Linked by Thom Holwerda on Wed 16th Jan 2008 14:34 UTC, submitted by BluenoseJake
Databases MySQL AB and Sun have announced that MySQL has been bought by Sun. "Sun Microsystems today announced it has entered into a definitive agreement to acquire MySQL AB, an open source icon and developer of one of the world's fastest growing open source databases for approximately USD 1 billion in total consideration. The acquisition accelerates Sun's position in enterprise IT to now include the USD 15 billion database market. Today's announcement reaffirms Sun's position as the leading provider of platforms for the Web economy and its role as the largest commercial open source contributor." More here.
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Hope this helps...
by miketech on Wed 16th Jan 2008 15:12 UTC
Member since:

to improve Java acceptance on web hosters.

Sun often has great ideas. But imho they are not able to make it attractive for many people.

Example: JavaFX. Nice idea and I like the language. But there are no released tools for productive use. Not enough marketing etc.

Same with Java for web applications: It is ok for big companies, but why don't they try to improve its acceptance for hobby programmers? They should try to make it easier and we need much more java hosters for hobby programmers.

I hope that the mysql deal is not the same as usual. Else Sun is able to pull down MySQL usage and spreading.

They obviously think: Hm we do it only halfway through, the rest will be finished without us. They have to make it more comfortable for developers and newbies to spread the technologies.



Reply Score: 1

RE: Hope this helps...
by Adam S on Wed 16th Jan 2008 15:39 in reply to "Hope this helps..."
Adam S Member since:

Because almost every administrative or developer app written in Java is trashy looking and limited in OS integration.

Ever used the Citrix admin console? It's a nightmare, right click doesn't work as expected, you can't type and watch the cursor and focus go to where your highlight has moved. If you remember Novell Netware, the nwadmin.exe was awesome, but their own java-based Console One was ugly and weird. I'm not even touching on eclipse.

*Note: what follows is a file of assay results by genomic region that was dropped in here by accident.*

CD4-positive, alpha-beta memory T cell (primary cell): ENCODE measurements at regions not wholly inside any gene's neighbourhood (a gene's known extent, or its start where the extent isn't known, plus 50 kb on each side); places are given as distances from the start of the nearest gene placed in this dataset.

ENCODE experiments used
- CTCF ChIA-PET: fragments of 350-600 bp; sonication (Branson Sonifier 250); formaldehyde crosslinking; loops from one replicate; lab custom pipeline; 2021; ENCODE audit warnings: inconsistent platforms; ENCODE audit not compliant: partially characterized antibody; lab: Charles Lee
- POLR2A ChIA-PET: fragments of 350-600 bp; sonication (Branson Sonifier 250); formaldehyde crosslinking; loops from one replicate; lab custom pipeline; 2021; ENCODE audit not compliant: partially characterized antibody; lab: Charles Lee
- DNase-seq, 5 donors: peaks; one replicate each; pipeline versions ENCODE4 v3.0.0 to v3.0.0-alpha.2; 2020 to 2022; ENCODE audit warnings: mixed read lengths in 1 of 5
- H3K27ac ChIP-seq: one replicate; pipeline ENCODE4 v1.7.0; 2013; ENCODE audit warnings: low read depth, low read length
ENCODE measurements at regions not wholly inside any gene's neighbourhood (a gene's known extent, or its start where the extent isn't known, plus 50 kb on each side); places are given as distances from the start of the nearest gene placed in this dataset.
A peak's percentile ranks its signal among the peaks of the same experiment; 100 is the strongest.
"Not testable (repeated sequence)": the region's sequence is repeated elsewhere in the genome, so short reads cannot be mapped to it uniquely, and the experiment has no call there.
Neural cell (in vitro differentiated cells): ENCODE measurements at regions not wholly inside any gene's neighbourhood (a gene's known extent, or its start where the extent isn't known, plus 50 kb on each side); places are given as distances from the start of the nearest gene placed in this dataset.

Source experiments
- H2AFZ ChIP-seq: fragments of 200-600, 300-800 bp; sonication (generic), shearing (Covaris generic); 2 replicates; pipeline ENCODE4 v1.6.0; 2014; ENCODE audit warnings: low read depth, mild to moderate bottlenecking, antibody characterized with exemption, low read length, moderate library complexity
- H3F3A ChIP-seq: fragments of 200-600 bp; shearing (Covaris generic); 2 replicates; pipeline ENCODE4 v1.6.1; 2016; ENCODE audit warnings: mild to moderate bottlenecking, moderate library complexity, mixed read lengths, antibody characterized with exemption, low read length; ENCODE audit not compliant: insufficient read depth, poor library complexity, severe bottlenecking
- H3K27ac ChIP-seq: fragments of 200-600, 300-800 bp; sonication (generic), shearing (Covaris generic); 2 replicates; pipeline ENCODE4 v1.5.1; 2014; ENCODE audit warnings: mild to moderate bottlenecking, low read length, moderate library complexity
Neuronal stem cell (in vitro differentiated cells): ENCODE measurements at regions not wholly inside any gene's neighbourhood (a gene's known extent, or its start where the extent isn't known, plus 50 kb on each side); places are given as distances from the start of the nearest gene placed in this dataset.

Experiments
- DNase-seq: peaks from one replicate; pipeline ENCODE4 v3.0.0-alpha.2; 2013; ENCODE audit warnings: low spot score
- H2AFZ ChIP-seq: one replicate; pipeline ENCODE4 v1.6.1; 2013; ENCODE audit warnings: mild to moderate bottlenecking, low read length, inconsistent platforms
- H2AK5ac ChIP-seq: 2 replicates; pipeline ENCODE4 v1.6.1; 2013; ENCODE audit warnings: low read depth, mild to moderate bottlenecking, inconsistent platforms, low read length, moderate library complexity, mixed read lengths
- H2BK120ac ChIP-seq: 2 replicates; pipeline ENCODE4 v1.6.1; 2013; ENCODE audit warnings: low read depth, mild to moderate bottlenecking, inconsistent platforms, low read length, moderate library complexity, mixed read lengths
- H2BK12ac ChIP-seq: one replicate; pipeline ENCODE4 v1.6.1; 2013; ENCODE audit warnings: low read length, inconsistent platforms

I know it doesn't seem to make sense, but I think Java would make headway if there were more native interface apps.

Reply Parent Score: 2

RE[2]: Hope this helps...
by CharAznable on Wed 16th Jan 2008 15:49 in reply to "RE: Hope this helps..."
CharAznable Member since:

Those considerations are true, but irrelevant for server-side Java. I wish setting up a Java web app environment was as easy and accessible as setting up a LAMP server.

Reply Parent Score: 1

RE[2]: Hope this helps...
by edmnc on Wed 16th Jan 2008 16:08 in reply to "RE: Hope this helps..."
edmnc Member since:

I'm not even touching on eclipse.

Whats wrong with eclipse? I like it both on Ubuntu and Windows (XP and Vista)

Reply Parent Score: 0

RE[2]: Hope this helps...
by Touvan on Wed 16th Jan 2008 16:25 in reply to "RE: Hope this helps..."
Touvan Member since:

I don't know, I rather like(d) Azureus (don't get me started on Vuze), and think Eclipse works as expected on both Windows and Ubuntu (they feel native on both). Similar arguments are made about other cross platform GUI toolkits, like GTK (Pidgin - feels native on Windows and of course is native on Ubuntu), and some of Mono. I didn't even know that Banshee and F-Spot were running on Mono at first - both very nice apps - especially F-Spot.

Sun does need to figure out how to help their developers choose the appropriate tool kits though. These good apps do seem to be the exception rather than the rule.

Reply Parent Score: 1

RE[2]: Hope this helps...
by sorpigal on Thu 17th Jan 2008 23:25 in reply to "RE: Hope this helps..."
sorpigal Member since:

ConsoleOne was merely half-finished. Its javaness had less to do with its unsuitability than Novell's lack of focus.

NWAdmin did everything, except some things you did from the console. ConsoleOne, intended to replace nwadmin, did some things, but not the things done from iManager, and some things done from the console, or some things still easiest to do in nwadmin. iManager didn't do much, except for the areas where it did everything.

Novell kept starting towards making a universal, standard config tool, stopping half way and starting again.

I firmly believe that c1 was the right way to go, if only they would *finished* the damn thing. You can pine for nwadmin all you want but the reality is that it had too many weirdly-behaving widgets to really feel native and was never very stable.

Reply Parent Score: 1

RE: Hope this helps...
by chimby on Wed 16th Jan 2008 16:30 in reply to "Hope this helps..."
chimby Member since:

You are absolutely right about developer tools. It doesn't matter how good your technology is, without good dev tools it won't get used.

Reply Parent Score: 2

v RE: Hope this helps...
by Joe User on Wed 16th Jan 2008 19:17 in reply to "Hope this helps..."
RE[2]: Hope this helps...
by NotInterested on Thu 17th Jan 2008 13:35 in reply to "RE: Hope this helps..."
NotInterested Member since:

How can you relate the 2 languages? You could add more credibility to your comment if you were to compare Java with Python and said that python is the way to go. But C++? Come on now. They fill two completely different needs.

Reply Parent Score: 1